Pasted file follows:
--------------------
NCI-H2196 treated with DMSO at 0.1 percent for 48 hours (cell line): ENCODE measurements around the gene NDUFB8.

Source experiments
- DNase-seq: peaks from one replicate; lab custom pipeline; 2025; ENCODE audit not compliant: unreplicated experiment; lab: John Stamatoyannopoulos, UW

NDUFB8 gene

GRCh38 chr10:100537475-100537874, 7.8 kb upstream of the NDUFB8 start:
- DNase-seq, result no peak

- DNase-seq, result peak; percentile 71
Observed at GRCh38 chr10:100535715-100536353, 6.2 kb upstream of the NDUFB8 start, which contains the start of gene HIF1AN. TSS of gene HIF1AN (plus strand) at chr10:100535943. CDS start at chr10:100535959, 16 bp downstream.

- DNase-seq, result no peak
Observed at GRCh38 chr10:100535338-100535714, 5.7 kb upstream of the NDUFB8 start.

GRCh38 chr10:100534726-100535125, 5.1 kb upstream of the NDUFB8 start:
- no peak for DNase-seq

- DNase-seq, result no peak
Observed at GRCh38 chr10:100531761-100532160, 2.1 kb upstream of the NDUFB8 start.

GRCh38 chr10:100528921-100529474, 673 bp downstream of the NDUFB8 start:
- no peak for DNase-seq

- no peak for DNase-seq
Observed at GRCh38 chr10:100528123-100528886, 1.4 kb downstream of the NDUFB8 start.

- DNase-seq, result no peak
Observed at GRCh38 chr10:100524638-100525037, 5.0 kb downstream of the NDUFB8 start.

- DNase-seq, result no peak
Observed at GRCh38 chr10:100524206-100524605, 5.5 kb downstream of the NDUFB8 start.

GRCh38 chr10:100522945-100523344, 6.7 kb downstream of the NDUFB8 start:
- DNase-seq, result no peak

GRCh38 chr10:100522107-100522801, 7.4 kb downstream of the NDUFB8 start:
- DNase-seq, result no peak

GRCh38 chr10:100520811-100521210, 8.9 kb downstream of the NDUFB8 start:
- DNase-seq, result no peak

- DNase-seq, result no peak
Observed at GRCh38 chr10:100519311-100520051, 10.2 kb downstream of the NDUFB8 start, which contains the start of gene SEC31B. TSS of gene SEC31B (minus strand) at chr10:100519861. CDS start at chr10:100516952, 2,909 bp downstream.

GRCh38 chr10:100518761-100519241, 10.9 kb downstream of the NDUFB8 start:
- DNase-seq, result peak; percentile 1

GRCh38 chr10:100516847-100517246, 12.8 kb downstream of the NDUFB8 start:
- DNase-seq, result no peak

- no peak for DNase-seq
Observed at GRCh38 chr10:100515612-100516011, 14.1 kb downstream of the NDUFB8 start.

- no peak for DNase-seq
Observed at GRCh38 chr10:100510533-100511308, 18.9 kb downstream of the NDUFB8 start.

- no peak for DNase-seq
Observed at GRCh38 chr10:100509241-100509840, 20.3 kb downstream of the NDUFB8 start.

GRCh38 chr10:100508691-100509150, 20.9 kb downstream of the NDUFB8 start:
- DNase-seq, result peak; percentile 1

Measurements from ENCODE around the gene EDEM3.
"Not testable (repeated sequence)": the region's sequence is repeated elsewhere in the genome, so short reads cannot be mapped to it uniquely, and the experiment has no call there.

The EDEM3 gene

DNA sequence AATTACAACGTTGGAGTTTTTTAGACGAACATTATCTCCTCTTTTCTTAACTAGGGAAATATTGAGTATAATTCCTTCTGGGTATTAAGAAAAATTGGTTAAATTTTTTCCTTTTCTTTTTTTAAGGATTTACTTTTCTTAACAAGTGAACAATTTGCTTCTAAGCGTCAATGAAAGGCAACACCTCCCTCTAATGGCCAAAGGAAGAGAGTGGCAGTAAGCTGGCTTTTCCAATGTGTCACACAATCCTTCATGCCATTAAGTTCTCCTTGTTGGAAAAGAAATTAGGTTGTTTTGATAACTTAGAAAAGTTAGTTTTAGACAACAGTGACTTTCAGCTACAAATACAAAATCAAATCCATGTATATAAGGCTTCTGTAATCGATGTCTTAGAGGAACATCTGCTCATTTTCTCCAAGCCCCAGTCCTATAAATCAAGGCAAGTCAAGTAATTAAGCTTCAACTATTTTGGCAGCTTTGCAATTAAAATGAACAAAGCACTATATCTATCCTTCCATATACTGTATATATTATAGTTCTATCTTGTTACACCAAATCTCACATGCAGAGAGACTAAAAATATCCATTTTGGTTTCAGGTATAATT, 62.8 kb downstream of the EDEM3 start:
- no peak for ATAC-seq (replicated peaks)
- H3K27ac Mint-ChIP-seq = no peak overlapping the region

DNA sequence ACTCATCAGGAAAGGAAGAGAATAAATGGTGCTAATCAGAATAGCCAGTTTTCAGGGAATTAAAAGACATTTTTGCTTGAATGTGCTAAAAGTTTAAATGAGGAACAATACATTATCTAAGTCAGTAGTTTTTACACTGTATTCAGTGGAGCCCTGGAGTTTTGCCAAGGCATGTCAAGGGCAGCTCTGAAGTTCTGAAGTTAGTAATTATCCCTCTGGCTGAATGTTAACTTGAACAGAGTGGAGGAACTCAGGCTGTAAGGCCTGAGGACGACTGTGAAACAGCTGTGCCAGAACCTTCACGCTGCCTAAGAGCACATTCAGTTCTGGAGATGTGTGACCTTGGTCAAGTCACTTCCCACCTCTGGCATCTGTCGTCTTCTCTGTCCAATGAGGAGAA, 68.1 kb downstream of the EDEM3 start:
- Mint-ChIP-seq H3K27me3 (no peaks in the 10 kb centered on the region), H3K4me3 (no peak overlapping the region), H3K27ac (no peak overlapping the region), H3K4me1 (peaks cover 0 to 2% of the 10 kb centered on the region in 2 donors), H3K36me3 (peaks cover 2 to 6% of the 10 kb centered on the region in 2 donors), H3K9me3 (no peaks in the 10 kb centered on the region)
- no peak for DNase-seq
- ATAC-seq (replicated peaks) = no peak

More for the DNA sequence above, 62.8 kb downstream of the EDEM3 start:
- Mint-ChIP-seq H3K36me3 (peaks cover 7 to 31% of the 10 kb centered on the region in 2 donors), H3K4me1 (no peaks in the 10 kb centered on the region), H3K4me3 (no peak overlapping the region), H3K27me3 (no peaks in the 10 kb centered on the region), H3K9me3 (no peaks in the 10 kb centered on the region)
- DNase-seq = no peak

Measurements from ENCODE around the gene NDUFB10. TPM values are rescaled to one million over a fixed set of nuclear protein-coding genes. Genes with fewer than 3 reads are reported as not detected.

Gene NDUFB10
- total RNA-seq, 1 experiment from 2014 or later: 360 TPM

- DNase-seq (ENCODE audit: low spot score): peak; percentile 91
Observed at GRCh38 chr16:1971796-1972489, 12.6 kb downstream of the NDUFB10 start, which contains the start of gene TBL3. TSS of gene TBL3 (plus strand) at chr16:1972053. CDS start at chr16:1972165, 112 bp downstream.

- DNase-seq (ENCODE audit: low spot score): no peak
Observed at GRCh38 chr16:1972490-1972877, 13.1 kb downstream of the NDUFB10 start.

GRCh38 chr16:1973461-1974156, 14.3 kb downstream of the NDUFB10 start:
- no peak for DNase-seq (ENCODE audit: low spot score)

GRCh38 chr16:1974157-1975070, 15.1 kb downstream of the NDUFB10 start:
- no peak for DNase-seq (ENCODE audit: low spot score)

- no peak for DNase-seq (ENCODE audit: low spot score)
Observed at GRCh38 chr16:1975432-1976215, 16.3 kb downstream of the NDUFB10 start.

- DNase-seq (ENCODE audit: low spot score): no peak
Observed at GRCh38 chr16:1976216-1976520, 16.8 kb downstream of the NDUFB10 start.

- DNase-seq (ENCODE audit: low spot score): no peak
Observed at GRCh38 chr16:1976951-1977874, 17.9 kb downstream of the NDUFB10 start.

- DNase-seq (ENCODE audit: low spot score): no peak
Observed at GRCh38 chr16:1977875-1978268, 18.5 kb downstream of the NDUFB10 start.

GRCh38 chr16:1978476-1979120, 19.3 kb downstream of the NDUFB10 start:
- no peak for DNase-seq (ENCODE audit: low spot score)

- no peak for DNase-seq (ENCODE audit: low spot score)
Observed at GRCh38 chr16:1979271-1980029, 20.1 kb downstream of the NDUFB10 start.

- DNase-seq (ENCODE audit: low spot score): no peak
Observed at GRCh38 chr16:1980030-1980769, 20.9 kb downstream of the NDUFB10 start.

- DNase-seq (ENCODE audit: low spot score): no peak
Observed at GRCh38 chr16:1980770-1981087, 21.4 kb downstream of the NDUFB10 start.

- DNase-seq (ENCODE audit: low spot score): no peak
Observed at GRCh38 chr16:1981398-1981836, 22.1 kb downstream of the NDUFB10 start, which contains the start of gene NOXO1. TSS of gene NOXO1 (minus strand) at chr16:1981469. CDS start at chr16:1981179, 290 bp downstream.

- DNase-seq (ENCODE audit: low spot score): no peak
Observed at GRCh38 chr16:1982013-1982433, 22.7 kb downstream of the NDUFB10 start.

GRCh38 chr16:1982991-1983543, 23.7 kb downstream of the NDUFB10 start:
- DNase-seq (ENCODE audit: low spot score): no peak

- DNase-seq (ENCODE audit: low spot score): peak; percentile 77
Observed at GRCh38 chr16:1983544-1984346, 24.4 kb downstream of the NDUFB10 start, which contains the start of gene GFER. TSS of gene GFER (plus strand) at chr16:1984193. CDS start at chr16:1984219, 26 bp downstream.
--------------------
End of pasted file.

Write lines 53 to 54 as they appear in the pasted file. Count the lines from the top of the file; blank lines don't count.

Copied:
More for the DNA sequence above, 62.8 kb downstream of the EDEM3 start:
- Mint-ChIP-seq H3K36me3 (peaks cover 7 to 31% of the 10 kb centered on the region in 2 donors), H3K4me1 (no peaks in the 10 kb centered on the region), H3K4me3 (no peak overlapping the region), H3K27me3 (no peaks in the 10 kb centered on the region), H3K9me3 (no peaks in the 10 kb centered on the region)